I'm looking for any god related with books or maybe knowledge. Preferable if it is keeping or guarding that knowledge, like as a librarian. Are there any such gods?

  • See also mythology.stackexchange.com/q/825/197 "Who invented writing, or who taught writing to the mortals, according to Greek myths?"
    – b_jonas
    Commented Aug 11, 2017 at 15:16
  • Even if no god was originally worshipped as a librarian, there could be one reinterpreted as one in modern times, just like how Vulcanus (the Roman mythology equivalent of Hēphaistos) is considered the patron of steam locomotives.
    – b_jonas
    Commented Aug 11, 2017 at 15:22

5 Answers 5


Seshat, also called Sothis, was the Egyptian goddess of libraries, called Mistress of the House of Books. (She was also goddess of math, reading, measurement and writing.) Her name means "female scribe."

She was connected with Thoth, who invented writing. Different texts described her as his wife, daughter, or female aspect. She wore a leopard-skin dress and a headdress with a flower or seven-pointed star. She doesn't seem to have had any cult or temples, but she features in art from the Early Dynastic Period onward.

  • This is undoubtedly the best. One can't argue with a god who has the title "Mistress of the House of Books."
    – Obie 2.0
    Commented Aug 13, 2017 at 21:12

Chinese mythology has a heavy emphasis on deification of scholars, beginning with the Yellow Emperor, whose patronage to mankind was primarily as a teacher, inventor and scholar.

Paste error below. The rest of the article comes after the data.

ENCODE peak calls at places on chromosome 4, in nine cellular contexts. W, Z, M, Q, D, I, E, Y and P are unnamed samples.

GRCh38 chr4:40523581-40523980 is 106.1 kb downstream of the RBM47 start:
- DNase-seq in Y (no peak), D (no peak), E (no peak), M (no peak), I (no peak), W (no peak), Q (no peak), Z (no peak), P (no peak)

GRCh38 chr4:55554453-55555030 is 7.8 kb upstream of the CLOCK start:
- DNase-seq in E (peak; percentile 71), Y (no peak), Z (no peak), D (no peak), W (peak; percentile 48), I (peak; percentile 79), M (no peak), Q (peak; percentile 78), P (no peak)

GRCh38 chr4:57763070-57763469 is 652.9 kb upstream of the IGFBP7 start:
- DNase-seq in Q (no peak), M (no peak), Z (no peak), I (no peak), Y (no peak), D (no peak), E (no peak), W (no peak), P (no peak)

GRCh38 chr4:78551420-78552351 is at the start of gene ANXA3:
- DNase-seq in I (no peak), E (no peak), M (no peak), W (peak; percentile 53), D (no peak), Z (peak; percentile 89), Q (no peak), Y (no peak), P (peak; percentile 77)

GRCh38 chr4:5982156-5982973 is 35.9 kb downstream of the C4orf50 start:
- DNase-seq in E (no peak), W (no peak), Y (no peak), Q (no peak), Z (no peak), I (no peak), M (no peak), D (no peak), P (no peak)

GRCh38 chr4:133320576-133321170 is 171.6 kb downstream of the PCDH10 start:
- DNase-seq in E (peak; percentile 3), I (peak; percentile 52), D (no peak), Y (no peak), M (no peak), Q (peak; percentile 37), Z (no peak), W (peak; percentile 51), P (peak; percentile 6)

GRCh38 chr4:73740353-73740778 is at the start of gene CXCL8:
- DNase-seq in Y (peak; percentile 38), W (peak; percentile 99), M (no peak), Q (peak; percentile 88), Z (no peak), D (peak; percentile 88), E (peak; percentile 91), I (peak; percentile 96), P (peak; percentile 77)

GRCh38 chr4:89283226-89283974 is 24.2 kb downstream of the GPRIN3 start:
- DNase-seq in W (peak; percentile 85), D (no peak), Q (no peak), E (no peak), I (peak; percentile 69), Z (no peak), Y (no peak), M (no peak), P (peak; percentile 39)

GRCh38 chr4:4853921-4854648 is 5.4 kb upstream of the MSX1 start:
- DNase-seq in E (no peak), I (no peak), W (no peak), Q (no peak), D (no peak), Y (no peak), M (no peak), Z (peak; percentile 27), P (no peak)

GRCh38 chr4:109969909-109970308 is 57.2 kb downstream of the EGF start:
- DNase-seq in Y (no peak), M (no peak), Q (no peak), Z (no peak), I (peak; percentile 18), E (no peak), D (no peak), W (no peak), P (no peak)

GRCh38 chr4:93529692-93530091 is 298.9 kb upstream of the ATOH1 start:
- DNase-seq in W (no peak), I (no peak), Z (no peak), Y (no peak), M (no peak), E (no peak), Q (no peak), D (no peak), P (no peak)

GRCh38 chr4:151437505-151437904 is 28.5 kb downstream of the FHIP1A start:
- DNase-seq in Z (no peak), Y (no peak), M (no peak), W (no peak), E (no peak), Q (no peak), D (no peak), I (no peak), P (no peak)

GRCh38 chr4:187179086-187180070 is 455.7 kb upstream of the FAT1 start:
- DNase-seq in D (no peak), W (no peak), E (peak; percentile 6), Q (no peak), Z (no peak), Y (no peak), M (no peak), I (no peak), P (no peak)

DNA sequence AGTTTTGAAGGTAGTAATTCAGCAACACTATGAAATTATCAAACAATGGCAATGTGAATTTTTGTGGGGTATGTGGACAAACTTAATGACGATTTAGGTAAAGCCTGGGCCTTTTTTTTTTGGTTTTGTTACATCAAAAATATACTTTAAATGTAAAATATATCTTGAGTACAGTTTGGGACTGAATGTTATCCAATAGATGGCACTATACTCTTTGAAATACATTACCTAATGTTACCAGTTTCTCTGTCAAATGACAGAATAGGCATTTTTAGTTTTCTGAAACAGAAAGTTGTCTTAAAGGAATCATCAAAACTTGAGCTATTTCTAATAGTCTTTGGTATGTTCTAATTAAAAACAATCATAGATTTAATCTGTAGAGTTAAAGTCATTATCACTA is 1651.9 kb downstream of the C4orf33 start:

There are several Chinese gods who are patrons to scholars:

  • Wenchang Wang is a patron of scholars and students, often called upon by those about to take the Imperial exams.

You can find some interesting info on Wenchang at this link. (Scholars and poets often practiced the art of straight sword. The great poet, Li Po, was said to be a skilled practitioner.)

  • Kui Xing is the god of Imperial examinations, and an associate of Wenchang.

  • Lü Dongbin is a scholar and poet who became one of the 8 immortals, and help humans attain wisdom and enlightenment.

Lü is often depicted with a sword that dispels evil spirits, and as one of the 8 immortals, Lü has superior martial abilities and is, in part, a protector deity.

In the Greek mythology, I think:

  • Clio, Muse of History

Her domain is scholarship as opposed to creative art, and she is often depicted with scrolls and books.


It will be very difficult to find a "librarian god or goddess" in the in any pagan culture. There are many gods of knowledge, wisdom, scholarship, education and so on.

The closest example I am able to find is the Armenian god Tir. In Armenian pagan culture he is the god of literature, science and art. Being the god of literature in a sense makes him like being the god of libraries. I doubt one will truly find a god of libraries and Tir is the closest I can find to fit the bill as books (literature) are stored in libraries!

Tir is the god of Literature, Science and Art, and interpreter of dreams in Armenian paganism. Tir was a messenger of Aramazd. He was a fortune-teller and a guide of the dead person's soul. Another name for Tir was Grogh (meaning writer or scribe), though this might be a fusion of two originally distinct deities.